Columns and Beams
Wood or steel columns are usually used in the basement to support beams, which, in turn, support the inner portion of the first-floor joists as well as loads from upper floors transferred through walls, floors and posts.
Cylindrical structural-steel columns (called “teleposts”) with adjustable lengths and bearing plates at both ends are commonly used to support beams. The top plate should be as wide as the beam it supports and either be bolted to the flange where a steel beam is used or nailed where a wood beam is used.
Wood columns at least 140 × 140 mm (6 × 6 in. nominal) may be solid or built-up from 38 mm (2 in. nominal) lumber. Use at least 76 mm (3 in.) nails spaced at 300 mm (12 in.) on centre to fasten the built-up members together. A wood column should be the same width as the beam it supports and be cut square to ensure even bearing at the top and bottom. Fasten the column to the beam at the top and install dampproofing material such as 0.15 mm (6 mil) polyethylene or Type S roll roofing to separate it from the concrete at the bottom.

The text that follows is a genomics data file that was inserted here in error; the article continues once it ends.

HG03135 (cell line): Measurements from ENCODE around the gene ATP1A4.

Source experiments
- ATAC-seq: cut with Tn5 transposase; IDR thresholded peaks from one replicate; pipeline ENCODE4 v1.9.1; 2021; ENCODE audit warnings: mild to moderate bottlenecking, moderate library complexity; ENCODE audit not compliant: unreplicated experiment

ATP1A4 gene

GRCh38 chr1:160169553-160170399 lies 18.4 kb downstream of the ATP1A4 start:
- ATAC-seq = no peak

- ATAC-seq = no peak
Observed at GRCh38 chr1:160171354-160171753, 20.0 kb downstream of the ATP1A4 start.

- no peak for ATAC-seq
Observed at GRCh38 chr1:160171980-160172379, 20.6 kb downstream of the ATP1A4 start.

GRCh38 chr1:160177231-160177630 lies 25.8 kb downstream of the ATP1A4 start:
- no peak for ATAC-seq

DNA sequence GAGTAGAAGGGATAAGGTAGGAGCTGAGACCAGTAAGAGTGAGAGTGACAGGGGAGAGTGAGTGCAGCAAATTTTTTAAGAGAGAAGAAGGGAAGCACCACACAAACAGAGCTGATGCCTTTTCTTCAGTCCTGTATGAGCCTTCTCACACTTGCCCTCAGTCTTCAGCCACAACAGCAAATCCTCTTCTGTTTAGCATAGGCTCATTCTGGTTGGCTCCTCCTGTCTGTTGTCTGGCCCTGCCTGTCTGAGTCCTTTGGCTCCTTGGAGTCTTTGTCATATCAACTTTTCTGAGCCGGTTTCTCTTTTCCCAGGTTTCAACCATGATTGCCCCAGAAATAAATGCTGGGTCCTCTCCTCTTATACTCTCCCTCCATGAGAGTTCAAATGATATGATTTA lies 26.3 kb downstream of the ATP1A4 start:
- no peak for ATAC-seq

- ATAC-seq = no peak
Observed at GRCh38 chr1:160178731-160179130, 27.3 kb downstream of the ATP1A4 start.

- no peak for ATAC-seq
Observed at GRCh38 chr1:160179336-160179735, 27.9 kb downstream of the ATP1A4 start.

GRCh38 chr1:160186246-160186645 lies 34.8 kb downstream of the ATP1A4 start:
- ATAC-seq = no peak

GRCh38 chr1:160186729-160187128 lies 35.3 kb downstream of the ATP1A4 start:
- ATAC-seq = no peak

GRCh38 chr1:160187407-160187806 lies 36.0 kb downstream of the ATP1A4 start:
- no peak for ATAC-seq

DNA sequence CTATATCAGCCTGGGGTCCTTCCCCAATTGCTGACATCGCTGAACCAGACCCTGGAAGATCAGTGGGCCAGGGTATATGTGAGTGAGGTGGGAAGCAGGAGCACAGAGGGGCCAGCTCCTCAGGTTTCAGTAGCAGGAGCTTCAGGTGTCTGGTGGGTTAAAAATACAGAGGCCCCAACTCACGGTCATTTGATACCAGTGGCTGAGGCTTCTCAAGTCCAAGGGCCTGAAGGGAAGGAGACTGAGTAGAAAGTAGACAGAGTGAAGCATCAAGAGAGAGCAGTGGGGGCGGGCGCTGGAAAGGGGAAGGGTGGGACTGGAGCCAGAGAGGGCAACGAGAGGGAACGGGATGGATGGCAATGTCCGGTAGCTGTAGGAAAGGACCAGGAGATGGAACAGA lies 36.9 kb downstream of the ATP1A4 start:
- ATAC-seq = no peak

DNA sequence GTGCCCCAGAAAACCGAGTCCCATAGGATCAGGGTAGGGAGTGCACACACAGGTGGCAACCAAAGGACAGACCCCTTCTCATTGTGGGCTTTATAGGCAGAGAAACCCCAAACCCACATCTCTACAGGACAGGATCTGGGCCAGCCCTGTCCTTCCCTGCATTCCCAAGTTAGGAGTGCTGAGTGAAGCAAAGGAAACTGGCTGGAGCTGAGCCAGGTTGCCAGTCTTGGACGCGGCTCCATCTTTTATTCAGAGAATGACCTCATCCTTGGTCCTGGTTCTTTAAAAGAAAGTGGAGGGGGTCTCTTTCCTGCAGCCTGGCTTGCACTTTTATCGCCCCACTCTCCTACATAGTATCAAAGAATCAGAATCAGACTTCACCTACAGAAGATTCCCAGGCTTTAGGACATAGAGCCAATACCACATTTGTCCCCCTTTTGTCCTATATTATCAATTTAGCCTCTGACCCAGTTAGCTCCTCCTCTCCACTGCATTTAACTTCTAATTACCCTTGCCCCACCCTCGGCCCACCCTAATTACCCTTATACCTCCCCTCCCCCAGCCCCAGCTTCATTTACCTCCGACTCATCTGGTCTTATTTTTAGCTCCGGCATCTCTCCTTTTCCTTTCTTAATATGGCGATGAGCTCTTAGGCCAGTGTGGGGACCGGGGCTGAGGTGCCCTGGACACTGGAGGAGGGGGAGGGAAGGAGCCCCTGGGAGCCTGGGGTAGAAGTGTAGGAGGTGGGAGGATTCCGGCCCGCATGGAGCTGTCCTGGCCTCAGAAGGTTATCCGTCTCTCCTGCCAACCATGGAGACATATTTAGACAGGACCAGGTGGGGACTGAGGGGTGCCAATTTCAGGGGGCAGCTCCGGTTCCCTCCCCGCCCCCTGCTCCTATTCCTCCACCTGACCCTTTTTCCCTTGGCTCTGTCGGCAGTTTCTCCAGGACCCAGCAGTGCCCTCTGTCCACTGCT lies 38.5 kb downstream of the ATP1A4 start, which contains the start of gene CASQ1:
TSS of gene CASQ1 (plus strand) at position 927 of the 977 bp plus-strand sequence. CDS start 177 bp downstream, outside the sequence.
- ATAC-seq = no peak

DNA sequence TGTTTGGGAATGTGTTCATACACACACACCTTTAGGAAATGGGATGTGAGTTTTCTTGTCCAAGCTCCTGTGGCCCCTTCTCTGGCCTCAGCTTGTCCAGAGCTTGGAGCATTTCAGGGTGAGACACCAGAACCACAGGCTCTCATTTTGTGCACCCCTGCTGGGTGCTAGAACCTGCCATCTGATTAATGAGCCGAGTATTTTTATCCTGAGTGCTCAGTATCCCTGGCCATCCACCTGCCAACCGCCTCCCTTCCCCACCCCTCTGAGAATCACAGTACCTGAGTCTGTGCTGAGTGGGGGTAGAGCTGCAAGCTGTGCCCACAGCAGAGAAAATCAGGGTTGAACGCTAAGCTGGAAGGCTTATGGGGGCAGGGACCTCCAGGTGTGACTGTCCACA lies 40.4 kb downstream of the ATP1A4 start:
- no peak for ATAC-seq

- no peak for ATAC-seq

Columns are usually spaced 2.4 to 3.0 m (8 to 10 ft.) apart, depending on the loading and strength of the beam they support. The footings for basement columns must be sized to suit the column spacing, the span of the supported joists, the number of floors supported and the soil-bearing pressure.
Source : Canada Mortgage and Housing Corporation (CMHC)